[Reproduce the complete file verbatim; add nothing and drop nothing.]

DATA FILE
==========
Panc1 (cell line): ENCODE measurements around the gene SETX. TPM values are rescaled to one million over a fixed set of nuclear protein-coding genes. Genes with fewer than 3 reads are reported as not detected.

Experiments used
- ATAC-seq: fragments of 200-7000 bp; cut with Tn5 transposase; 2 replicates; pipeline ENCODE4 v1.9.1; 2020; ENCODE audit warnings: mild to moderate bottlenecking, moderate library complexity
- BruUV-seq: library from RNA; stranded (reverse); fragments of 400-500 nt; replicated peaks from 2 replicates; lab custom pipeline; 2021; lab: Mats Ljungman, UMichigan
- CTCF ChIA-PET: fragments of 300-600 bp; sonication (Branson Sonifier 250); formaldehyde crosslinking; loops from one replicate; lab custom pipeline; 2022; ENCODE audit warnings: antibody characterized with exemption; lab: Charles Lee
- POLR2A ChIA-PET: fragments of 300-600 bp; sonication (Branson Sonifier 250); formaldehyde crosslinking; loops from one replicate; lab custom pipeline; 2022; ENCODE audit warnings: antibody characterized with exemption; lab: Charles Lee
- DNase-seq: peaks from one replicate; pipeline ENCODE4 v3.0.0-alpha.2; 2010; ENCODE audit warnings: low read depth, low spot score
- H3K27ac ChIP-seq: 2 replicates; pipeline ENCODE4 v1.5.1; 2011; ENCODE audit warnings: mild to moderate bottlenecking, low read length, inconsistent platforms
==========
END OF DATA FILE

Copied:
Panc1 (cell line): ENCODE measurements around the gene SETX. TPM values are rescaled to one million over a fixed set of nuclear protein-coding genes. Genes with fewer than 3 reads are reported as not detected.

Experiments used
- ATAC-seq: fragments of 200-7000 bp; cut with Tn5 transposase; 2 replicates; pipeline ENCODE4 v1.9.1; 2020; ENCODE audit warnings: mild to moderate bottlenecking, moderate library complexity
- BruUV-seq: library from RNA; stranded (reverse); fragments of 400-500 nt; replicated peaks from 2 replicates; lab custom pipeline; 2021; lab: Mats Ljungman, UMichigan
- CTCF ChIA-PET: fragments of 300-600 bp; sonication (Branson Sonifier 250); formaldehyde crosslinking; loops from one replicate; lab custom pipeline; 2022; ENCODE audit warnings: antibody characterized with exemption; lab: Charles Lee
- POLR2A ChIA-PET: fragments of 300-600 bp; sonication (Branson Sonifier 250); formaldehyde crosslinking; loops from one replicate; lab custom pipeline; 2022; ENCODE audit warnings: antibody characterized with exemption; lab: Charles Lee
- DNase-seq: peaks from one replicate; pipeline ENCODE4 v3.0.0-alpha.2; 2010; ENCODE audit warnings: low read depth, low spot score
- H3K27ac ChIP-seq: 2 replicates; pipeline ENCODE4 v1.5.1; 2011; ENCODE audit warnings: mild to moderate bottlenecking, low read length, inconsistent platforms